Wilson Pickett, the soul singer with the raspy voice and passionate delivery behind the hits "Mustang Sally" and "In the Midnight Hour," has died at age 64.

Pickett died after a heart attack in a Reston, Va., hospital, said Chris Tuthill of management company Talent Source, which represented him. The singer lived in Ashburn, Va.

"He did his part. It was a great ride, a great trip, I loved him and I'm sure he was well-loved, and I just hope that he's given his props," Michael Wilson Pickett, the singer's son, told WRC-TV in Washington.

Known as "Wicked Pickett," he became a star with such 1960s hits as "In the Midnight Hour," which made the top 25 on the Billboard pop charts in 1965 and "Mustang Sally," which did the same the following year.

The Alabama-born Pickett got his start singing gospel music in church. After moving to Detroit as a teen, he joined the Falcons, which scored the hit "I Found a Love" with Pickett as lead singer in 1962.

Pickett went solo a year later and would soon find his greatest success.

In 1965, he linked with soul producer Jerry Wexler at Stax Records in Memphis and recorded one of his greatest hits, "In the Midnight Hour," for Atlantic Records.

A string of hits followed, including "634-5789," "Funky Broadway" and "Mustang Sally." His sensuous brand of soul contrasted sharply with the songs put out by his Detroit counterparts at Motown Records.

"A fellow Detroiter, Wilson Pickett was one of the greatest soul singers of all time." Aretha Franklin said in a statement. "He will absolutely be missed. I am thankful that I got the chance to speak to him not too long ago."

Roger Friedman, FOXNews.com entertainment columnist and a friend who featured Pickett in his 2002 documentary on soul music greats, "Only the Strong Survive," said Pickett was "Atlantic's answer to James Brown.

"He wrote his own songs ... he was very, very musically adept, and look at his contribution — look how many of his songs have been covered?" Friedman told The Associated Press on Thursday.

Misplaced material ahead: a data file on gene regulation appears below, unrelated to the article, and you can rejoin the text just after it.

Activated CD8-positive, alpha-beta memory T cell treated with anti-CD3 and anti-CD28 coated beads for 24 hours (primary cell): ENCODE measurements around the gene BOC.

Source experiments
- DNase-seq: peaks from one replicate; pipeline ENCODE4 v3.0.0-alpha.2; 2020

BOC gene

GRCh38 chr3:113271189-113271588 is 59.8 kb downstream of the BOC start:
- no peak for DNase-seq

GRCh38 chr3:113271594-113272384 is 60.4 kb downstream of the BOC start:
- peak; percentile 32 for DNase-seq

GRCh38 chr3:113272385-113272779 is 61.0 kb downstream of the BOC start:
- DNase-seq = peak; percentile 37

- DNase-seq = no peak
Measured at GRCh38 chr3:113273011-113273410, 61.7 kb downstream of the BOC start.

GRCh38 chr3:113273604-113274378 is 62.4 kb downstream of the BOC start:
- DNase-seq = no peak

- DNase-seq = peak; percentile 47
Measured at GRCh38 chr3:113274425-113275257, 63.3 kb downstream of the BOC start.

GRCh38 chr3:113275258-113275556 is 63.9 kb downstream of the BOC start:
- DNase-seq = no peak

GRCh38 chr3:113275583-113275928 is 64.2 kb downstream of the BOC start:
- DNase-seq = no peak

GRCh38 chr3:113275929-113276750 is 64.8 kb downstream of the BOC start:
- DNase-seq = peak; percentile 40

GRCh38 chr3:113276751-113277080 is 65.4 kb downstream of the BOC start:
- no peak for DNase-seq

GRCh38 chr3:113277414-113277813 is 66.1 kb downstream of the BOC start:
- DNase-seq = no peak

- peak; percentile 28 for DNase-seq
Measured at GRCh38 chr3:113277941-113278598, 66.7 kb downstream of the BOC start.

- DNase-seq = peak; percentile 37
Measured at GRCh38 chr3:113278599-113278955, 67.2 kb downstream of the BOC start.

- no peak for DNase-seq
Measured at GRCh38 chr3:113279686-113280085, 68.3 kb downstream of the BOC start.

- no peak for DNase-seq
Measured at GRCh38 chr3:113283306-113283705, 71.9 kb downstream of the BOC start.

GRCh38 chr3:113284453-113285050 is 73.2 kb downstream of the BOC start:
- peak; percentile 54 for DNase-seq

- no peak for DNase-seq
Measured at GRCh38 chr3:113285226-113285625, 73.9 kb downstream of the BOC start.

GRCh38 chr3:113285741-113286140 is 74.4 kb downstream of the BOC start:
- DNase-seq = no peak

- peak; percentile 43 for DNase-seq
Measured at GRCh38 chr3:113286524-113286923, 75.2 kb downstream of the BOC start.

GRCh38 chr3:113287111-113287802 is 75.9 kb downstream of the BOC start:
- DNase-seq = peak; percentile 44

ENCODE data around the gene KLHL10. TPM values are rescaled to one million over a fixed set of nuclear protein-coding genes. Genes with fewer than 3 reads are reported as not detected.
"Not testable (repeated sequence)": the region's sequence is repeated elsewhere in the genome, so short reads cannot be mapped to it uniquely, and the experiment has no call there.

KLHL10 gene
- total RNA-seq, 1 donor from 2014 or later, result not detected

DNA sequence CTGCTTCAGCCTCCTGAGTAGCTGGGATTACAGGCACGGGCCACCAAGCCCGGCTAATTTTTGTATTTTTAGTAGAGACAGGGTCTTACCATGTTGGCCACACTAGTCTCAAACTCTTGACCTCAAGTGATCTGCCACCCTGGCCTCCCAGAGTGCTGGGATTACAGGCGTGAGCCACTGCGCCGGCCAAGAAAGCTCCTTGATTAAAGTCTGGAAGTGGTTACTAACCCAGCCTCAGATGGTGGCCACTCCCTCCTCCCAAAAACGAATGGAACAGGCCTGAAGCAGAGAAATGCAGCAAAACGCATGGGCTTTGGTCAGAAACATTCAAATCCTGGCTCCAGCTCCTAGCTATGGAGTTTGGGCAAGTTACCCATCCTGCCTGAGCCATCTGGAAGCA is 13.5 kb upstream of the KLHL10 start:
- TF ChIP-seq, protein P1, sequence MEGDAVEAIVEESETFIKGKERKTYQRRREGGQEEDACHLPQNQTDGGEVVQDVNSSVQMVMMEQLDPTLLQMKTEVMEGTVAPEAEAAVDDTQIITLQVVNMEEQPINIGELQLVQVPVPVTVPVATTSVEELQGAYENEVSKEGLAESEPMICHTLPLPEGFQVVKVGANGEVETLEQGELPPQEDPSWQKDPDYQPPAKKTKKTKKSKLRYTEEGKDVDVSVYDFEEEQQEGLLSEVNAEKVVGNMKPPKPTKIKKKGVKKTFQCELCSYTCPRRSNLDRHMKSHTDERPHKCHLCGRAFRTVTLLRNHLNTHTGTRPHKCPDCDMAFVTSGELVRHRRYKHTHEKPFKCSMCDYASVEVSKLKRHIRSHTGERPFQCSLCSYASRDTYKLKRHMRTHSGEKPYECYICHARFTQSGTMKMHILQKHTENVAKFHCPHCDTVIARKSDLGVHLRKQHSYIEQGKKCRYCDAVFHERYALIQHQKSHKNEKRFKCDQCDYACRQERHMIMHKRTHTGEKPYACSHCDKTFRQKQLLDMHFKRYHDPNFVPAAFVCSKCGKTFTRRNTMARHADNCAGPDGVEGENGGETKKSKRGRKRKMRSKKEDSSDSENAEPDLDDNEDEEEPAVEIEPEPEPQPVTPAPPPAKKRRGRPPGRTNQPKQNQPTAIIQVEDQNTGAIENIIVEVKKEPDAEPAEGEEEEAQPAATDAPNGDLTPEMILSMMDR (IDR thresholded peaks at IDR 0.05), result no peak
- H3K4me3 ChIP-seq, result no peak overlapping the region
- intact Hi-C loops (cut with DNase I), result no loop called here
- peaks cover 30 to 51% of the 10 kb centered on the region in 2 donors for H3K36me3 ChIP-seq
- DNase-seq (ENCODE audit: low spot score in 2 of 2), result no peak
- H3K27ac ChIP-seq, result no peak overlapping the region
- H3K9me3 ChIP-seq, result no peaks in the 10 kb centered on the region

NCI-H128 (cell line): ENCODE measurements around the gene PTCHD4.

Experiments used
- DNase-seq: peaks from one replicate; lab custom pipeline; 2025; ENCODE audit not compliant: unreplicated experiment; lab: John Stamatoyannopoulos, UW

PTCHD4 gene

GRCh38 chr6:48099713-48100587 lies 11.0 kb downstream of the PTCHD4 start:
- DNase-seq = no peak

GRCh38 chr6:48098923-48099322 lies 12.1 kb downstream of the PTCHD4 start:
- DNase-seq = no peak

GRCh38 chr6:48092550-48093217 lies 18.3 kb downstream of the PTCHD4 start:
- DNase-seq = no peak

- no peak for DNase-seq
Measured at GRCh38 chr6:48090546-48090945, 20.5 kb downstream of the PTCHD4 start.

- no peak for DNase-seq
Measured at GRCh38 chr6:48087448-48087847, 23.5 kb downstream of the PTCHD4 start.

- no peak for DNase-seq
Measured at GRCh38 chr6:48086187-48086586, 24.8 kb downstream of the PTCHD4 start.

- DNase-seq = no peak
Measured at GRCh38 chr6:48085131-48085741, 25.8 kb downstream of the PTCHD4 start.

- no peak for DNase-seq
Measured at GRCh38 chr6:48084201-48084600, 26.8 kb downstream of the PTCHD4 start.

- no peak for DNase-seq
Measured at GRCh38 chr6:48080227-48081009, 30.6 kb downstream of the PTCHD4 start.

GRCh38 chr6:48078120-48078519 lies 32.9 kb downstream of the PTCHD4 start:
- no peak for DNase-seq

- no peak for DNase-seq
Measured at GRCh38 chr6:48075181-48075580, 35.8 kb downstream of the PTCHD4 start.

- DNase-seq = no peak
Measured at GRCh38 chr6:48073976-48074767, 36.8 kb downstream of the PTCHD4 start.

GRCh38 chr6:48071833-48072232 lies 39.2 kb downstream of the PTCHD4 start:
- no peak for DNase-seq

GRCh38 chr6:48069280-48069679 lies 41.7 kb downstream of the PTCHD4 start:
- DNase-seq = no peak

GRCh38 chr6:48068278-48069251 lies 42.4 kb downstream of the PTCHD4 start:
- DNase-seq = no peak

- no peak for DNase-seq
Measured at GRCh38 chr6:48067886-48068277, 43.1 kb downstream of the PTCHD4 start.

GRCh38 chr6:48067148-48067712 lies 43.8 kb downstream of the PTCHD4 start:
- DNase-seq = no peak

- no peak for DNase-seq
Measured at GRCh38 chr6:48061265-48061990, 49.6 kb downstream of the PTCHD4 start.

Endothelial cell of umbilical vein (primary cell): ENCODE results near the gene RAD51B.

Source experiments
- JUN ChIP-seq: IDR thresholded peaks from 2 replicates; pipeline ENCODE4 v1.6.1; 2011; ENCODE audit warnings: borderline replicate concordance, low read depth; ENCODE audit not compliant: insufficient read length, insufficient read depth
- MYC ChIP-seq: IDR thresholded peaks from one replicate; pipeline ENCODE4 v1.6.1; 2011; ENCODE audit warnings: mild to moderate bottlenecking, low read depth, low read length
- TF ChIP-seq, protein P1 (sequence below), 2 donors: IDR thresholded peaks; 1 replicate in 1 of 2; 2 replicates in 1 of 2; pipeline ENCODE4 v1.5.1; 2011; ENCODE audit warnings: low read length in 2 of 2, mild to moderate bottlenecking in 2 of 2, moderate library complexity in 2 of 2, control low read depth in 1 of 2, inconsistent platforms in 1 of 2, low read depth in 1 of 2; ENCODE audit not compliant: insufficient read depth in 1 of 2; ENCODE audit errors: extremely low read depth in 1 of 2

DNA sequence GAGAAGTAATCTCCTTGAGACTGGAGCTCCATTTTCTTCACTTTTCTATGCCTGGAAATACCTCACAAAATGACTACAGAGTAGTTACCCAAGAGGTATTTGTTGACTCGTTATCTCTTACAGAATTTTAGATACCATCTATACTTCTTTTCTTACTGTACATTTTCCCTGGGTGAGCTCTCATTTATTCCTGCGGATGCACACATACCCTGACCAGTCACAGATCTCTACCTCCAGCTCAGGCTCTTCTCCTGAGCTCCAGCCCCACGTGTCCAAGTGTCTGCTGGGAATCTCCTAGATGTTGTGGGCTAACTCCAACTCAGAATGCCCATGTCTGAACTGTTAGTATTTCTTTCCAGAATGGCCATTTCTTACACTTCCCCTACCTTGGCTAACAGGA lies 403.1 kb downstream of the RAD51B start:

As Pickett entered a new decade, he had less success on the charts but still scored a few more hits, including "Don't Let The Green Grass Fool You."

"Like all these great legends of R&B, when disco came in, it really impacted their careers," Friedman said. "What Americans don't realize is they have all continued to be incredibly popular in Europe — every summer, touring Europe to incredible crowds."

Still, Pickett suffered through some tough times.

In 1991, he was arrested for allegedly yelling death threats while driving a car over the mayor's front lawn in Englewood, N.J., and less than a year later was charged with assaulting his girlfriend.

In 1993, he was convicted of drunken driving and sentenced to a year in jail and five years' probation after hitting an 86-year-old man with his car. In 1987, he was given two years' probation and fined $1,000 for carrying a loaded shotgun in his car.

Besides his induction into the Hall of Fame in 1991, Pickett was given the Pioneer award by the Rhythm and Blues Foundation two years later. He also cast a long shadow and served as role model in the 1991 film "The Commitments" without appearing in the film.

"If I wasn't in show business I don't know what I would have been — a wanderer or something, you know?" he said in a 2001 interview. "But God blessed me with the talent and the chance. I knocked on enough doors and this is what I can give myself credit for."

Friedman said he had just spoken to Pickett last week and he seemed optimistic he would be able to put recent health troubles aside and perform again.

"We had just a great talk," he said. "He really wanted to get back to business."